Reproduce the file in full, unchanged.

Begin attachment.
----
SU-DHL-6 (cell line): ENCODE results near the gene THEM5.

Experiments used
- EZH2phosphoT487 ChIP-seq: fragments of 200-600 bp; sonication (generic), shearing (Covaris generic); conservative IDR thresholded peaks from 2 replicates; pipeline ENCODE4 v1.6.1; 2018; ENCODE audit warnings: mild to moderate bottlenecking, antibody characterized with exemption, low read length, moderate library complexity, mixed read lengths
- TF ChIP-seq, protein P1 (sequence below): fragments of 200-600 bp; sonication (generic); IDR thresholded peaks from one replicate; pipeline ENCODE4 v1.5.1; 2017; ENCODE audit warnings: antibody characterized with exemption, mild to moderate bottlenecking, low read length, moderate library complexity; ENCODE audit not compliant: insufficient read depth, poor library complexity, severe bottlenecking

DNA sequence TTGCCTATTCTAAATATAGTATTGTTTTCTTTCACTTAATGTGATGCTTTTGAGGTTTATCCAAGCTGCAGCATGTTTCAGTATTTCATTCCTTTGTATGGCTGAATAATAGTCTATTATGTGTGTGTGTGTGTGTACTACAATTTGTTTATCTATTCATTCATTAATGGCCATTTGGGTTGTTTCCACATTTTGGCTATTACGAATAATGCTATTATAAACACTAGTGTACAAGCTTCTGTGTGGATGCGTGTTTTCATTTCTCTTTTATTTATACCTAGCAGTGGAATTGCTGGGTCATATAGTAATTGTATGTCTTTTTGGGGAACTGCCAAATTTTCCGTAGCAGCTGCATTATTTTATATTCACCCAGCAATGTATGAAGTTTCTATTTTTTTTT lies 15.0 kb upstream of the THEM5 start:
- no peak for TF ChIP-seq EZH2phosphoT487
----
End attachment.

SU-DHL-6 (cell line): ENCODE results near the gene THEM5.

Experiments used
- EZH2phosphoT487 ChIP-seq: fragments of 200-600 bp; sonication (generic), shearing (Covaris generic); conservative IDR thresholded peaks from 2 replicates; pipeline ENCODE4 v1.6.1; 2018; ENCODE audit warnings: mild to moderate bottlenecking, antibody characterized with exemption, low read length, moderate library complexity, mixed read lengths
- TF ChIP-seq, protein P1 (sequence below): fragments of 200-600 bp; sonication (generic); IDR thresholded peaks from one replicate; pipeline ENCODE4 v1.5.1; 2017; ENCODE audit warnings: antibody characterized with exemption, mild to moderate bottlenecking, low read length, moderate library complexity; ENCODE audit not compliant: insufficient read depth, poor library complexity, severe bottlenecking

DNA sequence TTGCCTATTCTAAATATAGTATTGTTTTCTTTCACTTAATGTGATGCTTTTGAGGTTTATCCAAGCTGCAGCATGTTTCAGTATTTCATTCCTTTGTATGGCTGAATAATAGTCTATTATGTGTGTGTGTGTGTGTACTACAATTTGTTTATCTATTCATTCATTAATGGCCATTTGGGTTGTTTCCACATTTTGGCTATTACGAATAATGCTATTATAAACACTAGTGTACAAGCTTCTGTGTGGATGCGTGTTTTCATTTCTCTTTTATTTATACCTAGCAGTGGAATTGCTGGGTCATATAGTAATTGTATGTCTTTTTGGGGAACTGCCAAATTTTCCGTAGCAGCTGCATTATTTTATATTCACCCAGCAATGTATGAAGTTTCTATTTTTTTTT lies 15.0 kb upstream of the THEM5 start:
- no peak for TF ChIP-seq EZH2phosphoT487